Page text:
To make silicon photovoltaic modules involves creating metal contacts on the surfaces of the individual solar cells, then connecting those cells in series to make modules. Since the 1970’s almost all commercially produced modules have been interconnected by soldering copper ribbons to the metal contact regions on the solar cells. But today, as gains in solar cell efficiency are more difficult to achieve, attention is increasingly moving to focus on new ways of interconnecting the cells into modules in increase their performance.  

Of particular interest are new module technologies that do not require high temperature soldering and can achieve high module areal efficiencies (e.g., by tiling the cells so there is no gap between them). Our research focuses on new lower temperature processes where the metal contacts of the solar cells can be bonded to the interconnection ribbons during the module encapsulation process. This can enable the interconnection of cells, such as silicon heterojunction cells, which are sensitive to the higher temperatures typically used for soldering. Our bonding methods rely on the use of low melting point solders which have the additional environmental benefit of eliminating the use of lead in modules.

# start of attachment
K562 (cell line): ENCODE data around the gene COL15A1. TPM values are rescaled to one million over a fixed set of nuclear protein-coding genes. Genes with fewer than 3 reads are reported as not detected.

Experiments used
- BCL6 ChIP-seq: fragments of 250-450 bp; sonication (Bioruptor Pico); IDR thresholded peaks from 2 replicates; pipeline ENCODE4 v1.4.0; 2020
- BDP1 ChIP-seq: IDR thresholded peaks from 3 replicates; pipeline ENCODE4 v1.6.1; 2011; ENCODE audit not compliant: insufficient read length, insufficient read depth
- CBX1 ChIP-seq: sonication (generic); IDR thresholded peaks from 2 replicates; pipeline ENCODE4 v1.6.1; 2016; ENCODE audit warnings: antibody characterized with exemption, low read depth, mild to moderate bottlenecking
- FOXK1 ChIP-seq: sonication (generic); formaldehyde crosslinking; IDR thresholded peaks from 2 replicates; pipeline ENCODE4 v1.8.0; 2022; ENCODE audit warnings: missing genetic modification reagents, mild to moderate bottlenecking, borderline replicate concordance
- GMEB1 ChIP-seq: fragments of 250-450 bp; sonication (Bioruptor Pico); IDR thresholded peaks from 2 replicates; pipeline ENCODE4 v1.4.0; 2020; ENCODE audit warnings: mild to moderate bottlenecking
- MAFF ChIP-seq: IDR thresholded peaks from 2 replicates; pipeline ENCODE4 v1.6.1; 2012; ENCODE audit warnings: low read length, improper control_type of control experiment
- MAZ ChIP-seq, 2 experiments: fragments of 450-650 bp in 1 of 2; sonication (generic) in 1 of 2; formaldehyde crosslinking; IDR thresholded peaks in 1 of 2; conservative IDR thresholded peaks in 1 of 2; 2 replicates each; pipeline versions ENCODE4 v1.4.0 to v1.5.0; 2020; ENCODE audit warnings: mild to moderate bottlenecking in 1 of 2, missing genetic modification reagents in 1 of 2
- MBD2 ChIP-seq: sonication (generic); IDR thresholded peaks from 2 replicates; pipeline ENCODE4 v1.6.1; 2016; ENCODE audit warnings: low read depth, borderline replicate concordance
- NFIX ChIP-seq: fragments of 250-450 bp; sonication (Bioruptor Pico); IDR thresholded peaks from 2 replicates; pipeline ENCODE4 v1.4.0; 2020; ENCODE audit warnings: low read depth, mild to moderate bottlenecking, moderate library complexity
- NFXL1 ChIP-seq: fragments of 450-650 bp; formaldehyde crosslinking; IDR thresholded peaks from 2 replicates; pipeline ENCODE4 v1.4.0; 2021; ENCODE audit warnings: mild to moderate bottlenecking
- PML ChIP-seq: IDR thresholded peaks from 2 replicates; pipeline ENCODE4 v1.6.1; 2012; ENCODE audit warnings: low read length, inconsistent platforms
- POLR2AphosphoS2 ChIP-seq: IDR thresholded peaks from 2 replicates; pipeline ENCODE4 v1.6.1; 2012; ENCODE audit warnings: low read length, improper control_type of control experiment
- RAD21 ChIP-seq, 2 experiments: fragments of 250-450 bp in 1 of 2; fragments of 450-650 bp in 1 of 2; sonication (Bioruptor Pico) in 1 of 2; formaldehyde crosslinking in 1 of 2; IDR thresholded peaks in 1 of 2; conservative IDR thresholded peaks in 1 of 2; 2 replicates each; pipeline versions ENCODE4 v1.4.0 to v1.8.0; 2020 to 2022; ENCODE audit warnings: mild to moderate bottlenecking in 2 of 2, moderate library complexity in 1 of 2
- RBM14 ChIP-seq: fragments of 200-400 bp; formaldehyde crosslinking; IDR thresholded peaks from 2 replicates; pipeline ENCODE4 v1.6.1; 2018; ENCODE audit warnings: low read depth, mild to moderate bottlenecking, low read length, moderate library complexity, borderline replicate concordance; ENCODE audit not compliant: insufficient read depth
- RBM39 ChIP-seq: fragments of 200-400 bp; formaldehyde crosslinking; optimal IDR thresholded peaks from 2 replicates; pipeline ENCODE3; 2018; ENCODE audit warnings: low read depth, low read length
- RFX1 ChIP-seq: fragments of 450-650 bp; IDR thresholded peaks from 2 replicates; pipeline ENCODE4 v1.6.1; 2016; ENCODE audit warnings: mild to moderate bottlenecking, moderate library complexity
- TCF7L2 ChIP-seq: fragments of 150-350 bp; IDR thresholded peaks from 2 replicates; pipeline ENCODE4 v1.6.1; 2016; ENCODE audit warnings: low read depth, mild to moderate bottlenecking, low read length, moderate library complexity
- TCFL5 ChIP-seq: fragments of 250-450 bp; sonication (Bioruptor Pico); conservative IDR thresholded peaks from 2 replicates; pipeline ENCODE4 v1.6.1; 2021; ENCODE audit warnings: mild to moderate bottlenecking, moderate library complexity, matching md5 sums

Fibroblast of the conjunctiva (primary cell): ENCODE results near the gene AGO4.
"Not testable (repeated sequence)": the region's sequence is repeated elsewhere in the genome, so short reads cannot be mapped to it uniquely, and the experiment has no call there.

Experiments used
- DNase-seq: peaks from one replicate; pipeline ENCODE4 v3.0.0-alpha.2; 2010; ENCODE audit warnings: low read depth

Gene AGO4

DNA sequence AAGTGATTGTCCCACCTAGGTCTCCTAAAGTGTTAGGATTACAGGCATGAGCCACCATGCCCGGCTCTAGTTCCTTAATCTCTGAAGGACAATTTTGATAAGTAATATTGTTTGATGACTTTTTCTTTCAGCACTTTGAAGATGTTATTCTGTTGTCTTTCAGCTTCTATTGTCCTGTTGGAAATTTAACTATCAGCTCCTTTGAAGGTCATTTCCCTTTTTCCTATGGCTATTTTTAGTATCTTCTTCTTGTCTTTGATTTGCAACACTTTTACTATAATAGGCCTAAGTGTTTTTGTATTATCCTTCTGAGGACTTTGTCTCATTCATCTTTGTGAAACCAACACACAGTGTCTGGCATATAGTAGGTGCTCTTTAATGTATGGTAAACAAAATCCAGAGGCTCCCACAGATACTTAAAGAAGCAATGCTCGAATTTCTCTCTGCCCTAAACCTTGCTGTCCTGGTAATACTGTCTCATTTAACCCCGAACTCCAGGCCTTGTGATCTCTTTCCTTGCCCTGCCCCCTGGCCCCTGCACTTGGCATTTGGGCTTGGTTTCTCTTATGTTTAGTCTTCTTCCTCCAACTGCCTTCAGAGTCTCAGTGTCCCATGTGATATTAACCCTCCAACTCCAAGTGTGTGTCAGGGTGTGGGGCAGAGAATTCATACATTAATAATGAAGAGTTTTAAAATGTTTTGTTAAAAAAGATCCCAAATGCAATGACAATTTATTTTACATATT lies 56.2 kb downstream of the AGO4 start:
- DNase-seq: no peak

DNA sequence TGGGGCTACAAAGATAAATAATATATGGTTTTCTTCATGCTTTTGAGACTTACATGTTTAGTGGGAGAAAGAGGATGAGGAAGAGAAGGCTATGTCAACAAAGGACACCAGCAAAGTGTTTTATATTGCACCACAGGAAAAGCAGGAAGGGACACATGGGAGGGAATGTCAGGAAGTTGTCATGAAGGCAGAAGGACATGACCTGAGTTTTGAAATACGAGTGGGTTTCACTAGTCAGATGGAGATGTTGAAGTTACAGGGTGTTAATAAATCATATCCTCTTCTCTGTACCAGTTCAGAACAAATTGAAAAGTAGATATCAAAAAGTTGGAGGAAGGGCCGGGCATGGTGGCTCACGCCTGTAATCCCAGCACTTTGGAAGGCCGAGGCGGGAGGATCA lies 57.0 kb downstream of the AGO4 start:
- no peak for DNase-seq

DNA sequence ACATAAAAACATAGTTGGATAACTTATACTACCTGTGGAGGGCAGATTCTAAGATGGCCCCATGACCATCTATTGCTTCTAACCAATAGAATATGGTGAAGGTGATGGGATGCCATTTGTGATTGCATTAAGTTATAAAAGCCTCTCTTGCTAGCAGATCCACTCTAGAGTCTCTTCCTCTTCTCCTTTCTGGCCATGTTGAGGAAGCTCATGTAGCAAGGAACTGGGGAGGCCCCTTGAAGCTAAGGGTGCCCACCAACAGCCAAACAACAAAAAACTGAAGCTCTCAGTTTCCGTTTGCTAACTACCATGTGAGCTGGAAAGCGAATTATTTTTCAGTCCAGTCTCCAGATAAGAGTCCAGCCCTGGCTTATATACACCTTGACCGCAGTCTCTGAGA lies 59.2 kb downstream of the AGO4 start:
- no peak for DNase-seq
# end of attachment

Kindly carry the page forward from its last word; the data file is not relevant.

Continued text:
Our Profiles

Postdoctoral Fellows 

  • Pei-Chieh Hsiao 
  • Yang Li 
  • Ning Song 

PhD Students 

  • Mreedula Mungra 
  • Mr Zhimeng Wang 
  • Research Assistant 
  • Mrs Carolin Roemer 

Industry Partners 

LONGi Solar, China 

Yourbest New-Type Materials Co., Ltd 

Collaborators 

ANU 

DSM Solar, Netherlands 

ECN part of TNO, Netherlands